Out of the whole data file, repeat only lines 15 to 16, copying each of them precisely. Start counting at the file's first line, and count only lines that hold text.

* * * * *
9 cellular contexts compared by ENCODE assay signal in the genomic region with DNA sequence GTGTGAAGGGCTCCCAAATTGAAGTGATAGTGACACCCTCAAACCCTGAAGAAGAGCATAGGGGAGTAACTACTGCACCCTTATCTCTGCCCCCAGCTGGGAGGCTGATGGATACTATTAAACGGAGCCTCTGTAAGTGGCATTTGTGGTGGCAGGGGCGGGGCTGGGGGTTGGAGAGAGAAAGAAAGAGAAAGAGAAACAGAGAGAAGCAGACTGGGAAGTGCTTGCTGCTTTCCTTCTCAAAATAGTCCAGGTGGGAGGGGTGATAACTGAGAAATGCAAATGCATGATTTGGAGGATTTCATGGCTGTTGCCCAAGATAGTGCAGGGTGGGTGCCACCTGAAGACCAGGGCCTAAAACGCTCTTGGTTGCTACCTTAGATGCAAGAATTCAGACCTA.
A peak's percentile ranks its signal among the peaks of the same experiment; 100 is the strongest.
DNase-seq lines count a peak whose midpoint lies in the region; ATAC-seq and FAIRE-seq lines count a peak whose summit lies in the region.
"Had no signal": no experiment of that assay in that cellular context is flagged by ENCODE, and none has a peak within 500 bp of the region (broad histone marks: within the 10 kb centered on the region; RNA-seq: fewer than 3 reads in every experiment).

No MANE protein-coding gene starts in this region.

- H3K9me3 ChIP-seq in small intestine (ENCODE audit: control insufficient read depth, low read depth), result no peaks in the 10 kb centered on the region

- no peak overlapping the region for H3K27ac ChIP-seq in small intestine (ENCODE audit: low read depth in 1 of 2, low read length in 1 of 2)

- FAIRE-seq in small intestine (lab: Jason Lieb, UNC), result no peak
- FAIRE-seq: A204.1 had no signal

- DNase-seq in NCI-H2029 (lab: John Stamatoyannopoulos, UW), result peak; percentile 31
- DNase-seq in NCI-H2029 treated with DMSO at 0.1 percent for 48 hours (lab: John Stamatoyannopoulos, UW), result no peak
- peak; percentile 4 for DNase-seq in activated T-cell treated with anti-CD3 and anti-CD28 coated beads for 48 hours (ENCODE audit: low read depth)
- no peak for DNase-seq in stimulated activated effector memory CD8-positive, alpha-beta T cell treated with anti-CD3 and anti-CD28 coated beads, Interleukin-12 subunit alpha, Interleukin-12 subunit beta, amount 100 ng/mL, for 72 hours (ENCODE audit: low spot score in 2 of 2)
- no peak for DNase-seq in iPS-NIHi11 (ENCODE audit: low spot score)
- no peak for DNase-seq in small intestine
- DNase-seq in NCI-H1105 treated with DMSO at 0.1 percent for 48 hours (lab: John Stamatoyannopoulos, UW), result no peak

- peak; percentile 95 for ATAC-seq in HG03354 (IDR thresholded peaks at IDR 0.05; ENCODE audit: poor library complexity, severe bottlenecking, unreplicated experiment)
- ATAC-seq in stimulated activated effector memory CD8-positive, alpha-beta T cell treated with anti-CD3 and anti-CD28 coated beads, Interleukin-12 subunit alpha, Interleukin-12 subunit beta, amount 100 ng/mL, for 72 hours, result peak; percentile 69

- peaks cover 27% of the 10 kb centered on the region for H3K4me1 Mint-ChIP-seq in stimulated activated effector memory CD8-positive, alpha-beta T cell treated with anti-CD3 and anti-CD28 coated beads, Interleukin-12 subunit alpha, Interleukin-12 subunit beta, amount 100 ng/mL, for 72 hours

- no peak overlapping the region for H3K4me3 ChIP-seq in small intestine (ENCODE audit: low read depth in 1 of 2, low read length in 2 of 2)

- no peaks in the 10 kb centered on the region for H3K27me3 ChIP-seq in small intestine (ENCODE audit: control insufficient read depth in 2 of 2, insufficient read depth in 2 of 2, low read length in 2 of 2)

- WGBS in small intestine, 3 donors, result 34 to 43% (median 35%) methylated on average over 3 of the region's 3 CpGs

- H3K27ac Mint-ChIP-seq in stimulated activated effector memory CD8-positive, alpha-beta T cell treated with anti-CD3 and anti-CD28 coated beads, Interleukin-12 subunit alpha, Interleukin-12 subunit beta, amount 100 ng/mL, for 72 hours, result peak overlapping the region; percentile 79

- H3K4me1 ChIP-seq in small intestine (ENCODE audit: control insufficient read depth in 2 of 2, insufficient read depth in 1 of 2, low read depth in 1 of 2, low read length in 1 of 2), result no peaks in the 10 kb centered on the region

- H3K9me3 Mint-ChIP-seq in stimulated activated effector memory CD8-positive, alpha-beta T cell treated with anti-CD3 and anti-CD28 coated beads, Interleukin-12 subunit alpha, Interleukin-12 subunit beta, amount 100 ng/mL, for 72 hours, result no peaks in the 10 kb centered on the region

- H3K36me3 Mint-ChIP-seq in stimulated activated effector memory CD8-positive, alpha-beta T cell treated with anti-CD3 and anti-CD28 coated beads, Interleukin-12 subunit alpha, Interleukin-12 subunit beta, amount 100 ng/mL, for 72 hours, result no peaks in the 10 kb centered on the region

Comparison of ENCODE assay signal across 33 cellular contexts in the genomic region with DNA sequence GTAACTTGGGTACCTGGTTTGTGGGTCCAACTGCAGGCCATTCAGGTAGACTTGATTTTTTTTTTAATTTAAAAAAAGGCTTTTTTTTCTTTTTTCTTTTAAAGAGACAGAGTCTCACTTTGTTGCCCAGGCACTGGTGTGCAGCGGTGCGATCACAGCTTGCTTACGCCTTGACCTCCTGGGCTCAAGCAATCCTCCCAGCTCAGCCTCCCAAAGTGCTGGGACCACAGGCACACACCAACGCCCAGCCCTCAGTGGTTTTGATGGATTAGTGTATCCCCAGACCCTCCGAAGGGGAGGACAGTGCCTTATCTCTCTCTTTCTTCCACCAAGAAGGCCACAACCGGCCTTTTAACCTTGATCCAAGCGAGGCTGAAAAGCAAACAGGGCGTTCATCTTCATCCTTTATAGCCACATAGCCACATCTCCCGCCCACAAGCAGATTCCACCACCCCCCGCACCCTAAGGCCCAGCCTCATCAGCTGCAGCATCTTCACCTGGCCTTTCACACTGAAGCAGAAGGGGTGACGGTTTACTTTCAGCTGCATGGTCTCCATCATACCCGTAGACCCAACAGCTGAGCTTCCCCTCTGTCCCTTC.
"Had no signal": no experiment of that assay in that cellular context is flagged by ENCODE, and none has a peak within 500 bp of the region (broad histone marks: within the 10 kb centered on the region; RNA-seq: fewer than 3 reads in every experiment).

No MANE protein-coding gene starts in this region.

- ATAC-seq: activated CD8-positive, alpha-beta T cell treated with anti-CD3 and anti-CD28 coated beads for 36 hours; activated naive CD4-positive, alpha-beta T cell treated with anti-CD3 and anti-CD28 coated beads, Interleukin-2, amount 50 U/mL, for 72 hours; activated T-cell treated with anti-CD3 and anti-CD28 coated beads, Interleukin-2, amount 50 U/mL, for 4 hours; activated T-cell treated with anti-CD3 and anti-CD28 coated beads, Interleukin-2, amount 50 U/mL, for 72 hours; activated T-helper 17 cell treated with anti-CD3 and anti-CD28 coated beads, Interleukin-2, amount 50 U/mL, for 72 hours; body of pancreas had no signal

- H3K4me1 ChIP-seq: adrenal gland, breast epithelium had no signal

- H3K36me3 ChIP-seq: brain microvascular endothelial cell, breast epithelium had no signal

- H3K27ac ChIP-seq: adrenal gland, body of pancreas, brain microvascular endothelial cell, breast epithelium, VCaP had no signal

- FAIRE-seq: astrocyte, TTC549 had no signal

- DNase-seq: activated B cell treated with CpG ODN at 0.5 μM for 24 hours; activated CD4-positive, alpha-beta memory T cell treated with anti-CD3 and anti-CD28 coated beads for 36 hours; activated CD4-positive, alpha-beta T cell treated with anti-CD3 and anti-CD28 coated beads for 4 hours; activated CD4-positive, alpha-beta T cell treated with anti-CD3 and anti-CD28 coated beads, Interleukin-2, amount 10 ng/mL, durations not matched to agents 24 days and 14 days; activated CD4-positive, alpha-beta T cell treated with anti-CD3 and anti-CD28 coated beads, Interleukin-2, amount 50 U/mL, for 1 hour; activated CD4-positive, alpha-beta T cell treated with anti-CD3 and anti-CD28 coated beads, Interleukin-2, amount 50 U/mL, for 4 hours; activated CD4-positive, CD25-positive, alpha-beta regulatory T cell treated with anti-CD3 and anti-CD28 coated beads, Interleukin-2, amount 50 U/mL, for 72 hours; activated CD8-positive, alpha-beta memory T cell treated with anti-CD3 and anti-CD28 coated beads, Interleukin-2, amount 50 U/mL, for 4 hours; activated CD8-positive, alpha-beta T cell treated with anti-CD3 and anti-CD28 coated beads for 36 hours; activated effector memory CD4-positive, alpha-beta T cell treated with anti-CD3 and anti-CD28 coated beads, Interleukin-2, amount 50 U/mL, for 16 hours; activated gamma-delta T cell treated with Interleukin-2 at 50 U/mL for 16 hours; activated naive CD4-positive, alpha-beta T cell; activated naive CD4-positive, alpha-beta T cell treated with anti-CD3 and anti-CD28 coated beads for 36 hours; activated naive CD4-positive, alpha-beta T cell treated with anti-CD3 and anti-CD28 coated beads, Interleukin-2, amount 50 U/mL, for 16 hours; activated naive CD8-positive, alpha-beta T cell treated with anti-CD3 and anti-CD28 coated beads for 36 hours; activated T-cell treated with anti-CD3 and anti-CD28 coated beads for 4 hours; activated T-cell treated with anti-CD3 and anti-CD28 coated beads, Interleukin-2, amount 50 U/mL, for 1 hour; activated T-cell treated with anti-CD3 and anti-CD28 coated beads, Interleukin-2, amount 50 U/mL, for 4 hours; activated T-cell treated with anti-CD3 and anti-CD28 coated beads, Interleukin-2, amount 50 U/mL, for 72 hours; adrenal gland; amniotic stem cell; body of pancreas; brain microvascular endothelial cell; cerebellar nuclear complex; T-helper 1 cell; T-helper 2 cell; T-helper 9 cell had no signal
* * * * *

- no peak for DNase-seq in small intestine
- DNase-seq in NCI-H1105 treated with DMSO at 0.1 percent for 48 hours (lab: John Stamatoyannopoulos, UW), result no peak